Photo of the Week: Shrines of our ancestors still with us

Trapped Shrine – Eyes of a Lagos Boy – Epe 2018

Since a good majority of humans mostly seek an overarching purpose in life, they therefore attach themselves to values, belief systems, interests or causes wrapped up in the pursuit of a higher power, this serves as a strong reason for many to seek God through the institution of religion.

There are varying numbers on this topic when it comes to the population of Nigeria. The United Nations’ World Population Prospects, 2022, puts the projected population of Nigeria in 2023 at 224 million. The religion with the highest followership could be contentious as from both sides, the numbers never match. Christianity and Islam, religions both introduced by Western missionaries (Portuguese 15th century AD) and Arab scholars/Jihadists (11th century AD) are the dominant religions. According the World Factbook by the CIA, Nigeria is estimated to be 53.5% Muslim, 45.9% Christian and about 2% other religions or none. This is a huge shift from the 1963 Nigerian census that found that 47% of the population was Muslim, 34% Christian, and 18% other.

Nigeria is constitutionally a secular state and the figures of the followers of the different religions is dynamic and fluid. For instance, in the South West, many who practice traditional beliefs also identify as Christians or Muslims, making the exact figure murky and not easy to gather.

Today one can sight holy shrines in different places, especially in Southern Nigeria. Due to the influence of the two dominant religions and the continuous depreciation of the African religion, many people do not subsribe to it openly, but will sconsult a native doctor, Ifa diviner, dibia, aladura secretly for solutions and succor to their problems.

Ancestors were fervent worshippers

Victoria Island, an affluent neighborhood, the main center of business and financial heart of Lagos and Nigeria as a whole, was a collection of small villages with numerous shrines under the jurisdiction of the Oniru chieftaincy family, as recent as 1948. These shrines were destroyed and villages were moved to old Maroko to make space for urban development.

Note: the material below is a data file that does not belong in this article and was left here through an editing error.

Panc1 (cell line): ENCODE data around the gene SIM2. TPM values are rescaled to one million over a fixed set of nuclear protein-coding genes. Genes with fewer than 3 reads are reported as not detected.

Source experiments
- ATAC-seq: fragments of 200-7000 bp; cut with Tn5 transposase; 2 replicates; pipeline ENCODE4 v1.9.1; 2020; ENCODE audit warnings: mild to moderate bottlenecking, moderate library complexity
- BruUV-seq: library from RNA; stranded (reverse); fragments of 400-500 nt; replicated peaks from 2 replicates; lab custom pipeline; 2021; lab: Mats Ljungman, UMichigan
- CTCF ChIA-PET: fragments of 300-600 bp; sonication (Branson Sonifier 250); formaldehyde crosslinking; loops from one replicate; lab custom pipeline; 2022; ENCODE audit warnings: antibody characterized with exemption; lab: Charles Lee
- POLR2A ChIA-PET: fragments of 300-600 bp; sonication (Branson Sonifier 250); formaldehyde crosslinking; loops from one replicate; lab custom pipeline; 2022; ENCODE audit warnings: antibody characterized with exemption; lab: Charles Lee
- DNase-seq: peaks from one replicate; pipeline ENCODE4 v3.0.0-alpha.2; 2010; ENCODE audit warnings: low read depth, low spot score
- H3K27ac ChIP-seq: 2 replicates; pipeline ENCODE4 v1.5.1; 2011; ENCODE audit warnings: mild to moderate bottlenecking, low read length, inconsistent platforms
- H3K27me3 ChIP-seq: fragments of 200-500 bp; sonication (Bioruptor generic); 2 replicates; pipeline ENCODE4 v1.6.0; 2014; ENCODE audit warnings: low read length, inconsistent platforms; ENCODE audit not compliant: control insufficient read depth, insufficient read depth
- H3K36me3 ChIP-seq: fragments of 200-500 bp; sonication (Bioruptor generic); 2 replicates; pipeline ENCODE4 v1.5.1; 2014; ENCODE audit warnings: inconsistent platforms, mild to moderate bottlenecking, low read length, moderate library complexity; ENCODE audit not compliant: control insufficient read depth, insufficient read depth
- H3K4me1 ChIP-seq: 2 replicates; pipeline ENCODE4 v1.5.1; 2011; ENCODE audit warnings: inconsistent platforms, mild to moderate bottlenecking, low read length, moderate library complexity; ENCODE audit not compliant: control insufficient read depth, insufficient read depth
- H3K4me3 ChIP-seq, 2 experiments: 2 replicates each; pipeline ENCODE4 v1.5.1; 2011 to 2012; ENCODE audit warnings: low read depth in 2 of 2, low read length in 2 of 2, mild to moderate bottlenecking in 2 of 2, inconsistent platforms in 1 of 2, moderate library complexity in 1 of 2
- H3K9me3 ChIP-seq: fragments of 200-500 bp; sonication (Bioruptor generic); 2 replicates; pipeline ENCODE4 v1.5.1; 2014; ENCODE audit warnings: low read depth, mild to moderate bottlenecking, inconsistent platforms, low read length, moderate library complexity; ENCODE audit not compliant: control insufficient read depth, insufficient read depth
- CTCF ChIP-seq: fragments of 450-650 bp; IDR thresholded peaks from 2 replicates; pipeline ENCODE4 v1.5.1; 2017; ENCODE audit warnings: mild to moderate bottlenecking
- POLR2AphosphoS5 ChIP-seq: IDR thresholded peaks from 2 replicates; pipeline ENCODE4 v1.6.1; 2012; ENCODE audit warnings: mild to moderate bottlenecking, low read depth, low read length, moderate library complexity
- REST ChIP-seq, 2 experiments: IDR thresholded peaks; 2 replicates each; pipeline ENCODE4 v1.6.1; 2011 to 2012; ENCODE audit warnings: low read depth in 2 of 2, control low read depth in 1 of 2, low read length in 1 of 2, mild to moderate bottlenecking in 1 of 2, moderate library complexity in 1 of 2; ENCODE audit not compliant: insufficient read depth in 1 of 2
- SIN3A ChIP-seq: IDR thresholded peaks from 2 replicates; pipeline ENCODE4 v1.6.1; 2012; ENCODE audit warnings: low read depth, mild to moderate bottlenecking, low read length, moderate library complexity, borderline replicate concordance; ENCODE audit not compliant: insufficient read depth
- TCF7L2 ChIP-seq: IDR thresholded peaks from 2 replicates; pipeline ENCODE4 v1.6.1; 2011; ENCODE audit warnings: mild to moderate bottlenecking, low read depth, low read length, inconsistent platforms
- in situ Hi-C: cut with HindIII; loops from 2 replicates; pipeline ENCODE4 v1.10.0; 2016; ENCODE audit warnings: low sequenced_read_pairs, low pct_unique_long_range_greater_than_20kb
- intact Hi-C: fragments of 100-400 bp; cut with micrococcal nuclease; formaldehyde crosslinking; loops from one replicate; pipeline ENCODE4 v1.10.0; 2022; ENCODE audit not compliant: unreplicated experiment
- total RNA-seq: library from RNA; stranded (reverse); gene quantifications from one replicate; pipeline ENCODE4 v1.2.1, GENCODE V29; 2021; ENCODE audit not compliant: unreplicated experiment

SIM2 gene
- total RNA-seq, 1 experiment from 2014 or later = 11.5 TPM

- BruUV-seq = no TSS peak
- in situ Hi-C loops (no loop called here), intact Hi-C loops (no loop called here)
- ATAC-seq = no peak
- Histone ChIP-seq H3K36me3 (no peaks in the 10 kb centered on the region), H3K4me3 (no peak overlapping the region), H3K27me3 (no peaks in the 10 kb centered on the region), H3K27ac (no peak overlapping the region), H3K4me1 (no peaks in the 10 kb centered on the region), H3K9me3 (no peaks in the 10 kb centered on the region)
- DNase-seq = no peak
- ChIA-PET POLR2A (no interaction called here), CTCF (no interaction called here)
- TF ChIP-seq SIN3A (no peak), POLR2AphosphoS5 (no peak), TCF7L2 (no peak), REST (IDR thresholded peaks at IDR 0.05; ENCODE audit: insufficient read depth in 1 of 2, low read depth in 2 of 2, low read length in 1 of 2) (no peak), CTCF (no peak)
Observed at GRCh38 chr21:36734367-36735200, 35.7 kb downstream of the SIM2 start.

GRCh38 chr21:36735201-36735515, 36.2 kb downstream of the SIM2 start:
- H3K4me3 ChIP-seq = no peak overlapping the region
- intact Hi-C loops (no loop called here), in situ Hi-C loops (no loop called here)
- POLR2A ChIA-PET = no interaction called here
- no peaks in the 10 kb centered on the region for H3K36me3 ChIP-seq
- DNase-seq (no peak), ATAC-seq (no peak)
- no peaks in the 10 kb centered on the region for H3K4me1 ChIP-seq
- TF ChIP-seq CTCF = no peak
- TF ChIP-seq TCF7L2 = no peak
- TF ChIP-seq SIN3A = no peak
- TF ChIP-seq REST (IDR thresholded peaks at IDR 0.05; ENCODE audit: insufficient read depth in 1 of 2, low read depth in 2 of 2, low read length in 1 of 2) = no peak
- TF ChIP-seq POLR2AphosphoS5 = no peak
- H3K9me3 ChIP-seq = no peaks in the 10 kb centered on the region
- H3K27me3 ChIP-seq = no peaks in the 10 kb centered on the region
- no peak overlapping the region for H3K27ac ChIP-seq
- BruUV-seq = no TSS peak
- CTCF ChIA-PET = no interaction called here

Today, we are witnessing the growth and rebirth of African traditional religion. Ifa adherents from all over the world visit, Ile-Ife, Oyo, Osun-Osogbo, Abeokuta and Lagos for their rite of passage into Ifa priesthood. The colorful ceremonies that go with African traditional religion are also worthy of note. The egunguns (masquerades) of different types makes for an amazing carnival-like atmosphere. Osun Festival in Osogbo hosts thousands of devotees from all over the Caribbean, Americas, Europe and Asia annually.

Ifa traditional beliefs, a way of life of the African ancestry is still strong and it is being reintroduced to many Africans all over again, thanks to the African diaspora and its strong adherents in Nigeria. As a people, it is on us to protect our heritage, promote our roots, understand and celebrate the ways our ancestors lived. There is strength and pride in having a proper knowledge of one’s history.

Water shrines

Our picture of the week was captured in the Lagos Lagoon, in front of one of the hundreds of fishing villages deep inside Epe. It is a shrine dedicated to the water gods, where fishermen plead for a good catch and a safe return home. Similarly, other fishing communities around the world maintain such traditions. An eye-catching example is that of Japanese Itsukushima Shrine on Miyajima (literally, “shrine island”). This is perhaps the most famous shrine in Japan, known for its “floating” torii gate. Miyajima Island has long been a holy site in shinto, and Itsukushima Shrine was built in the 12th century. The shrine, and the torii gate, are built over water.



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